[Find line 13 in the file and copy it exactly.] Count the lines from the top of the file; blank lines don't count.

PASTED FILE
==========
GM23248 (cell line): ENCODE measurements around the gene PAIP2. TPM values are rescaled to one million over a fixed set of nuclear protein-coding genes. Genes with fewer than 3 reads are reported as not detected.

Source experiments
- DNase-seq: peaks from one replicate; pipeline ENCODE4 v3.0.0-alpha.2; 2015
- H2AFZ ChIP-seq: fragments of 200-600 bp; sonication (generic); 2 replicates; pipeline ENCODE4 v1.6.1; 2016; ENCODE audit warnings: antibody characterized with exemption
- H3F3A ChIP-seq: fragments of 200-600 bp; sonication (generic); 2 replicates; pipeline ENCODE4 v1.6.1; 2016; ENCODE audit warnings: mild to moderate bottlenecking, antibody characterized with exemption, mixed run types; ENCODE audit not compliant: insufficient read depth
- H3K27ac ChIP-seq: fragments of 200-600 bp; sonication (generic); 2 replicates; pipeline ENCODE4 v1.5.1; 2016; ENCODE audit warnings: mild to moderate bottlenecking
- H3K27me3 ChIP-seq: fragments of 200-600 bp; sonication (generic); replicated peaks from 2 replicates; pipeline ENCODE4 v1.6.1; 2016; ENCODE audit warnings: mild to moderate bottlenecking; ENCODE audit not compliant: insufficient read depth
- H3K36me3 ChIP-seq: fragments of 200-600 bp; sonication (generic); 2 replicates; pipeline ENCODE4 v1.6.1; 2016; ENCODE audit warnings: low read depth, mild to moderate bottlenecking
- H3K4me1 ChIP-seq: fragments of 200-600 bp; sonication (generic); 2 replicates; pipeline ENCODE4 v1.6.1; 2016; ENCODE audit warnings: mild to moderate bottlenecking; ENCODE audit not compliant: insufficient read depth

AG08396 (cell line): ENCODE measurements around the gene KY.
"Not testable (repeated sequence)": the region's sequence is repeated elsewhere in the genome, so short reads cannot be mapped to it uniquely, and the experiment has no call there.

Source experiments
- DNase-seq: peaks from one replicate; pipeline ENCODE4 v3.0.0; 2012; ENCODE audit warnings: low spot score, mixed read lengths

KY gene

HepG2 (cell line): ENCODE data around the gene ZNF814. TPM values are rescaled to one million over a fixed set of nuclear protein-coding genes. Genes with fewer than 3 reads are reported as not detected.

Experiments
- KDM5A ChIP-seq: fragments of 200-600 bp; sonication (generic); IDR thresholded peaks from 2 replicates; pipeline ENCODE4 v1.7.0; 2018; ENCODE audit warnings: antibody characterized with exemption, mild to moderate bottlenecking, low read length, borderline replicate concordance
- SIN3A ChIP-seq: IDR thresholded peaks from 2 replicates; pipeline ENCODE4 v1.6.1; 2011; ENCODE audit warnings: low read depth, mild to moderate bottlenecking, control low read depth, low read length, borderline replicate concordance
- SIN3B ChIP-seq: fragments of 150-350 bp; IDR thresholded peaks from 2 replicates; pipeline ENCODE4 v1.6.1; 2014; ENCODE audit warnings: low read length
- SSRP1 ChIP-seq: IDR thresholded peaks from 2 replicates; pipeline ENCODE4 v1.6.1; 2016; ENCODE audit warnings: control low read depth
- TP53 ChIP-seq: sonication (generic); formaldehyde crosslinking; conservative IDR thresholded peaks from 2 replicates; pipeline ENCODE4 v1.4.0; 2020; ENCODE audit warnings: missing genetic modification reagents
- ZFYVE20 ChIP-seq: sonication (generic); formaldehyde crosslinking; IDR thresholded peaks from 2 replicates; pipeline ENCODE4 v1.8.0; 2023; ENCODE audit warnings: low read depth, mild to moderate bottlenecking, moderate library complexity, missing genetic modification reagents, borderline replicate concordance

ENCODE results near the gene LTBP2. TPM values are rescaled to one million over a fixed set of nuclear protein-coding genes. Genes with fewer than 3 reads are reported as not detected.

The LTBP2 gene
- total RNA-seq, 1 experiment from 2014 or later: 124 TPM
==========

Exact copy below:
- DNase-seq: peaks from one replicate; pipeline ENCODE4 v3.0.0; 2012; ENCODE audit warnings: low spot score, mixed read lengths